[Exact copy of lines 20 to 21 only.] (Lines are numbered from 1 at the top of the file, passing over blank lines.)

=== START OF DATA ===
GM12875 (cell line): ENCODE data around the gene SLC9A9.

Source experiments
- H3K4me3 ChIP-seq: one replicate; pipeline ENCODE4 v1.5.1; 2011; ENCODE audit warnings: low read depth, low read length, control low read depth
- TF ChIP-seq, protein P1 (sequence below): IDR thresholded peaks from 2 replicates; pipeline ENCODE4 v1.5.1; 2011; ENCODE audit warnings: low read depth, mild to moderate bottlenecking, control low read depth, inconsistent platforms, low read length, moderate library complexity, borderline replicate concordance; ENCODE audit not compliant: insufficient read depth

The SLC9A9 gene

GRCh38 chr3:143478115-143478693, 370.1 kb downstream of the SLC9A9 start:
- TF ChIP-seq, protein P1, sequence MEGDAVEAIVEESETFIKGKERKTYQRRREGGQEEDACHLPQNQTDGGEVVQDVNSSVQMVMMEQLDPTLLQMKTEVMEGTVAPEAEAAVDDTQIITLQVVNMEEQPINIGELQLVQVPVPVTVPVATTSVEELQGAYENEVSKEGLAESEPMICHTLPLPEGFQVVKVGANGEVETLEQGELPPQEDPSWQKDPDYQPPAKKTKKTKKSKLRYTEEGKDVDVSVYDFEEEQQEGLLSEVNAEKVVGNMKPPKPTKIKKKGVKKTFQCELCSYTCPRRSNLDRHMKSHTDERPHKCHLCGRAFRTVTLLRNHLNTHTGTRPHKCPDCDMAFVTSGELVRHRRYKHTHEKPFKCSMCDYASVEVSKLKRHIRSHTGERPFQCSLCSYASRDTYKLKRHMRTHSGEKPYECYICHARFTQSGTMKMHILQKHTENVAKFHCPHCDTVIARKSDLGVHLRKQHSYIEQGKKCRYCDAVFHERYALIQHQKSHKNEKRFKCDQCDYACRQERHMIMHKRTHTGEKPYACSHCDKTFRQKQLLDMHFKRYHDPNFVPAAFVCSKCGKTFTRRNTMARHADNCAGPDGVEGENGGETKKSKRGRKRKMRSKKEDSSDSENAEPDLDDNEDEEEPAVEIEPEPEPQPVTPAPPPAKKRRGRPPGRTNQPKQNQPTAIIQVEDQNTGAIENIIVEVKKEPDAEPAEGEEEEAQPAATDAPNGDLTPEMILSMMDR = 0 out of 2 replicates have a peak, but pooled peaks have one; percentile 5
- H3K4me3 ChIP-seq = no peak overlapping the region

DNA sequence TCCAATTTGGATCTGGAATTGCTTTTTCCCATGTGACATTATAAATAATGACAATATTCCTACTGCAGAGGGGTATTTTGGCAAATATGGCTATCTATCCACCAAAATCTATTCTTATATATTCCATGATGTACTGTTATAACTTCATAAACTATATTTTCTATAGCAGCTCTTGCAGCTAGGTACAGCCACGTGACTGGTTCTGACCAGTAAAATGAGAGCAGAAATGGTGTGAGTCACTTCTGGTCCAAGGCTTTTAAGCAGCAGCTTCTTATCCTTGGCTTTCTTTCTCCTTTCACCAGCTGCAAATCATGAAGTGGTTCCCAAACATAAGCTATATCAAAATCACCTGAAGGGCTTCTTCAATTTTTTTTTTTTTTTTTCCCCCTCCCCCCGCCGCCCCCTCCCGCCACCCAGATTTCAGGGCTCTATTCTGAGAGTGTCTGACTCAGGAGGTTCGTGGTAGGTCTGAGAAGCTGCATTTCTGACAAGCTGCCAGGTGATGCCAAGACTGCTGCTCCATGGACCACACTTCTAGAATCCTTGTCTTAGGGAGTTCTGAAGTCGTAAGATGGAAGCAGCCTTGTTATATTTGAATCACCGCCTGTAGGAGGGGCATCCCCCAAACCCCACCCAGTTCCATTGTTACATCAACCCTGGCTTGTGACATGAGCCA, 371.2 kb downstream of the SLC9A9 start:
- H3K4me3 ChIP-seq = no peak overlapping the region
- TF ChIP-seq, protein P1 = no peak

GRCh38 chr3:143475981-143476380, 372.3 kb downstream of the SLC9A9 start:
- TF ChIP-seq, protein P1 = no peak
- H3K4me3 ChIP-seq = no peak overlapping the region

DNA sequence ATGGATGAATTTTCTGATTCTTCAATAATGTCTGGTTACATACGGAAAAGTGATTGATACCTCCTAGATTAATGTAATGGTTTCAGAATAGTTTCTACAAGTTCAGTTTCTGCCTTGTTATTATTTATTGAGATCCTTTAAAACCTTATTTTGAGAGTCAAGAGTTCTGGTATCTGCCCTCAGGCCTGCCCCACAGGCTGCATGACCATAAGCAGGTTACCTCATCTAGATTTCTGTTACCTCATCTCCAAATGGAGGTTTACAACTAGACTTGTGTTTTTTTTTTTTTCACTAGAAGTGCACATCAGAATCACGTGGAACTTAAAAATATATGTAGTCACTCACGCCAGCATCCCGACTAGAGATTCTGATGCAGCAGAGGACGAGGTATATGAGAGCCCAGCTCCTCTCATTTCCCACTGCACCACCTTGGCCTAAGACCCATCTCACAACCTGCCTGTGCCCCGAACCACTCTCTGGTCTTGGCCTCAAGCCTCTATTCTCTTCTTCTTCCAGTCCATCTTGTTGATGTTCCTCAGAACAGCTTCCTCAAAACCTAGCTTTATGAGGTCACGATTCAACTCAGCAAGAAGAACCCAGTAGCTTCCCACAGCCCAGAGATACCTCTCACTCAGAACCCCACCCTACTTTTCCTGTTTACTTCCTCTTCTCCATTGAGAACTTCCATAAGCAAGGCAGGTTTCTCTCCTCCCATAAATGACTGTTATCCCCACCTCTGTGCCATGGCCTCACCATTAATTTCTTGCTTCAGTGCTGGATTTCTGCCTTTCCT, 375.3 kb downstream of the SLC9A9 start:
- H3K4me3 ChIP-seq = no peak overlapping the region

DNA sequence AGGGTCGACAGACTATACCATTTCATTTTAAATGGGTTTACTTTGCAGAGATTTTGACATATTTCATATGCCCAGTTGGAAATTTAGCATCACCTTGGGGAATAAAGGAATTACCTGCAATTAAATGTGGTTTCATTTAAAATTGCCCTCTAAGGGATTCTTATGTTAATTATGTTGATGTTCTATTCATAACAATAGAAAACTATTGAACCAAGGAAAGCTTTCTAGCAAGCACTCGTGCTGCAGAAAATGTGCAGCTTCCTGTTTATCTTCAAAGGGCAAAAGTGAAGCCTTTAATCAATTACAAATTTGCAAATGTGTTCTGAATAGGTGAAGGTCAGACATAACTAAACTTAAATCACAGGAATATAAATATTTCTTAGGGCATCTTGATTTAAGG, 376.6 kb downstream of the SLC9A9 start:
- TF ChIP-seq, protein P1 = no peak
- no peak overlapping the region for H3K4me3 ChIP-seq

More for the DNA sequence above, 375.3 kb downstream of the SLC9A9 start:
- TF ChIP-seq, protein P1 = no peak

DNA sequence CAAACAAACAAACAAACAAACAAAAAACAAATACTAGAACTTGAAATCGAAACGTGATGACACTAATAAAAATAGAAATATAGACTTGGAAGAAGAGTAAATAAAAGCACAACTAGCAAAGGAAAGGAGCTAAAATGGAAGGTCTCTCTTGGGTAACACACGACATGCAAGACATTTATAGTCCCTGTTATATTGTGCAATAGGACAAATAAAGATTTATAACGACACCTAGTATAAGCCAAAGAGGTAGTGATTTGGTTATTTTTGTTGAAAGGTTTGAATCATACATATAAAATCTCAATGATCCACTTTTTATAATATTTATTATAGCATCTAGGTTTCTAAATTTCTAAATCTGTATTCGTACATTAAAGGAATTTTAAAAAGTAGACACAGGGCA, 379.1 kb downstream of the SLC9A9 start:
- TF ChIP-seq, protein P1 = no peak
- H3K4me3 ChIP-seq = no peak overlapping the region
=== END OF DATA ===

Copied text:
More for the DNA sequence above, 375.3 kb downstream of the SLC9A9 start:
- TF ChIP-seq, protein P1 = no peak